Judy Baca – Muralist (American 1946)

Muralist Judy Baca is a Chicana artist working in the mural style of many artists from Mexico before her. She is also a political activist who started the community arts organization Social Public Art Resource Center in Los Angeles.

http://sparcinla.org/

She is most well know for “The Great Wall of Los Angeles,” the largest mural of its time in Los Angeles started in 1974. Taking over 4 years to complete, this mural is half a mile in length and receives regular restoration treatments.

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Judy Baca’s mural work was recently the subject of political debate in the city of Los Angeles where the fine line between art and other stuff (advertising, signage, graffiti) was challenged.

http://www.kcet.org/socal/departures/columns/writing-on-the-wall/muralist-judy-baca-on-las-digital-divide.html

Baca’s work continues to push the boundaries to help continue to evolve the definition of art to include all useful methods, rather than the narrow definition allowed by city governments. In the past, only murals created in fresco were allowed to fit the definition of a public art mural because other types of applications are seen as ephemeral.  Several cases have been to court over this issue and the unfortunate removal of murals in California. Previously murals painted in acrylic or aerosol were in danger of being removed based on definitions that did not recognize advancements in technology and conservation methods, sometimes murals would be removed if they had not been painted with a brush!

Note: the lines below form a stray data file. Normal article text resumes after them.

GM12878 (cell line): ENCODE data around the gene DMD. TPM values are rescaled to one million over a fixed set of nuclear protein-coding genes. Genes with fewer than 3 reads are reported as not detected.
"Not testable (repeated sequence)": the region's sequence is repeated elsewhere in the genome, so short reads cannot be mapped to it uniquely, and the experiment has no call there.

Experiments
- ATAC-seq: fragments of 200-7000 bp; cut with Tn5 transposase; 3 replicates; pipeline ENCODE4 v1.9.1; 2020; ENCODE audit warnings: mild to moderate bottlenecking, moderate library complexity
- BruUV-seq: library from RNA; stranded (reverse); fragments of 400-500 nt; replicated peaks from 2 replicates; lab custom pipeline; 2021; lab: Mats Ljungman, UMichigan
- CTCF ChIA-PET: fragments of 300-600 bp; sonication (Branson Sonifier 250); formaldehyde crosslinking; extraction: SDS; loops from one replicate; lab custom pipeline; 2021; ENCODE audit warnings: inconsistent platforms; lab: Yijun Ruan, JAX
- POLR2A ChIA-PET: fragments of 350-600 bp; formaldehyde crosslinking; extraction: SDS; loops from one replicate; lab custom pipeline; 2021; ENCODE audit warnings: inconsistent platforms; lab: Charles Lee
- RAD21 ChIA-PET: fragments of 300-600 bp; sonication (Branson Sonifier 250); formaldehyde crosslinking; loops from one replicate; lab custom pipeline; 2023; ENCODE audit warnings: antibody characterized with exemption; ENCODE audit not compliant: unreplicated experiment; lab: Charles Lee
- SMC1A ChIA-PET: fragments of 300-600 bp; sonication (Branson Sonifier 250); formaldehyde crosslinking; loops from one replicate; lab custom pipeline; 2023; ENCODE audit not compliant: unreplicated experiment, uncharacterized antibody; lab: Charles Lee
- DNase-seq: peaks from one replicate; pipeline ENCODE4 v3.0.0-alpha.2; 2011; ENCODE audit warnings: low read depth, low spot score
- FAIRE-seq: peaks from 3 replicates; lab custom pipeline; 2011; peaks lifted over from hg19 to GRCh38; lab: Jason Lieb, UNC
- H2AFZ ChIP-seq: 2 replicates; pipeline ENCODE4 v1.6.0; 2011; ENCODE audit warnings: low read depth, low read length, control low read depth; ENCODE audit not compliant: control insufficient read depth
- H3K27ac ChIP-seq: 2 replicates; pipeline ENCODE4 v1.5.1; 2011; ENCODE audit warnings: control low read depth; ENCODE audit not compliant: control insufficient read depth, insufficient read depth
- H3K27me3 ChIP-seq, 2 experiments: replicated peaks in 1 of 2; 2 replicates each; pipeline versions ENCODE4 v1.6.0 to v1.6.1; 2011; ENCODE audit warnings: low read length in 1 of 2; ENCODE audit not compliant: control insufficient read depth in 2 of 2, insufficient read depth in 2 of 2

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Baca and her group SPARC have defended art in many mediums with many styles of application. The debate has now moved to the technological arena, some debate whether the use of digital projection, printing and painting on panels can be considered art. The question comes down to what is intended to be permanent and what classifies a work of art as being valuable to a community historically.

 

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Under the Visual Artist Rights Act (VARA) and California Art Preservation Act (CAPA) there are many rights that Artist’s have but are typically not aware of. Judy Baca and SPARC have defended artists in these rights and art has been able to proliferate in ways that might have been smashed down without the guidance and support that Baca has provided and fought as an artist herself.

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